Section 10(b) of the Exchange Act of 1934 requires that the alleged fraud must be "in connection with the purchase or sale of any security . . ." A similar requirement of reliance exists under § 18 of the 1934 Act. In this case there can be no reliance or connection between plaintiff's purchase transaction and reports and statements issued after his purchase. However, while the court does not at this time decide, plaintiff may be able to represent those members of his proposed class who purchased shares after February 2, 1973 in reliance upon reports and statements issued after that date that contained the same misrepresentations or omissions that allegedly existed in the documents he relied upon. Green v. Wolf Corp., 406 F.2d 291, 299 (2d Cir. 1968), cert. denied, 395 U.S. 977, 23 L. Ed. 2d 766, 89 S. Ct. 2131 (1969); Simon v. Westinghouse Electric Corp., 73 F.R.D. 480, CCH FED. SEC. L. REP. P 96,094 at 91,942-43 (E.D. Pa. 1977). Such representation would only be with respect to the common misrepresentations or omissions.

 This court, in reviewing plaintiff's complaint, cannot determine what, if any, are the common misrepresentations or omissions. Plaintiff has alleged a series of different nondisclosures and misrepresentations concerning various aspects of DMI's business. Each document quoted or cited is different in content and is alleged to contain different fraudulent statements or omissions. The court has already dismissed, with leave to replead, the references in all of the amended complaints to the 1972 DMI Form 10-K and to documents issued prior to the 1972 DMI Annual Report, noting that these early documents, distant in time from the alleged aggravated period of fraud in 1973-74, alleged fraud without particularity.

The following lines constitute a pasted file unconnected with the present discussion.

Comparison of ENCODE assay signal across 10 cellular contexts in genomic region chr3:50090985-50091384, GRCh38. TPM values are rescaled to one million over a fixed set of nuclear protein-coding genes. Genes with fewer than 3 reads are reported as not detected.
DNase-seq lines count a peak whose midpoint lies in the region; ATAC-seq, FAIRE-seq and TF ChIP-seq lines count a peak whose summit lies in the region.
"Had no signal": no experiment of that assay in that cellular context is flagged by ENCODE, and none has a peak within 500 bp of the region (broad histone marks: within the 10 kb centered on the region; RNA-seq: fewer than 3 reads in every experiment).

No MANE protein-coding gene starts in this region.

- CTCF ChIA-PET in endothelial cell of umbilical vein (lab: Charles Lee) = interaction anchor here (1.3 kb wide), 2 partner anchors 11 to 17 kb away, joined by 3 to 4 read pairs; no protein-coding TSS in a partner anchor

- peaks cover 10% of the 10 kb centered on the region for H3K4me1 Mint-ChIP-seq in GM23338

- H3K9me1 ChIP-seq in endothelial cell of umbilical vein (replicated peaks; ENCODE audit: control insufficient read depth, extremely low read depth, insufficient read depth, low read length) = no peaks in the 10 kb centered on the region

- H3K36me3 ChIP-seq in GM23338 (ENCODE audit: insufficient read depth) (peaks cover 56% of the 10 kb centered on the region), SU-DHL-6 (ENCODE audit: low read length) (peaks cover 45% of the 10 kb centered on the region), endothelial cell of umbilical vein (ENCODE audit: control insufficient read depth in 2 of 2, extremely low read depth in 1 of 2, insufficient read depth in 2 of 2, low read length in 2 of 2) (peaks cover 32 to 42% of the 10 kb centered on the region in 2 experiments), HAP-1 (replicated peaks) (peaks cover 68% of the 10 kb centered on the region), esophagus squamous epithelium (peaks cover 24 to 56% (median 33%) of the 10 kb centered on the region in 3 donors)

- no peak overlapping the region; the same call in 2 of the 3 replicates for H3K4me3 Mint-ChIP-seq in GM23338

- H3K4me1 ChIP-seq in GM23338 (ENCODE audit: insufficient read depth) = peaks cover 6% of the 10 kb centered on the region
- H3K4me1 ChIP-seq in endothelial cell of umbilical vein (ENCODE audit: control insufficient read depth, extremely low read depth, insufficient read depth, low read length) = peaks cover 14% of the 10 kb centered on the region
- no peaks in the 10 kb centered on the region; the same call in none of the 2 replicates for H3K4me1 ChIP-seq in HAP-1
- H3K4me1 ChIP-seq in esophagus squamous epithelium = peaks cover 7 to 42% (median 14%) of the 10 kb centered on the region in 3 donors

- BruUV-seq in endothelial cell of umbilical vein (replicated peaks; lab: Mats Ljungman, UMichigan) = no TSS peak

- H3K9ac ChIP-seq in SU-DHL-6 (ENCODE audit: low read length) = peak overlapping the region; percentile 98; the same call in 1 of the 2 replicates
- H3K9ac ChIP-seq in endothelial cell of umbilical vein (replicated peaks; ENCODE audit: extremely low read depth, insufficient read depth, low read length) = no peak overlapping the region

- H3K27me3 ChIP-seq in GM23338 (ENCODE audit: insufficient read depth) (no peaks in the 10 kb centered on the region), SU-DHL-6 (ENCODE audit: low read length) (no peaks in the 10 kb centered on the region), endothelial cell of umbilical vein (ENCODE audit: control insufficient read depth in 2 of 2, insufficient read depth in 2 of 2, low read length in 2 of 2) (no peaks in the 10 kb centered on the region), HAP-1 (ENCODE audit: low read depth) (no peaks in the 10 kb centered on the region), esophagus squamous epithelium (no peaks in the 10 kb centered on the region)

As a result, defendants' motion to strike those portions of the Wechsler complaint that refer to documents issued after February 2, 1973 is granted. Plaintiff is given 20 days from the date of the filing of this memorandum decision and order to file an amended complaint alleging only the misrepresentations or omissions in documents issued after February 2, 1973 that are the same as those relied upon by the plaintiff in making his purchase of DMI shares. Such repleading should be with reference to the early DMI documents *fn1" that have been stricken from the amended complaint with leave to replead in accordance with the Rule 9(b) part of this decision, supra.

 Duban v. DMI

 Defendant William Palmer again moves to dismiss on the ground that he was not a trustee of DMI at the time of the alleged wrongdoing. Palmer resigned as a trustee of DMI effective as of March 19, 1973. As already set forth, plaintiffs have alleged fraud with particularity beginning with the 1972 DMI Annual Report. While the issuance date of that report may have been a short time after Palmer resigned, insofar as he may have been involved with the alleged misstatements or omissions in that report, plaintiffs' claim against him cannot be dismissed. A determination of Mr. Palmer's involvement requires further discovery and must be deferred to a later stage of this litigation. Therefore, the motion to dismiss as to William Palmer is denied without prejudice to renew.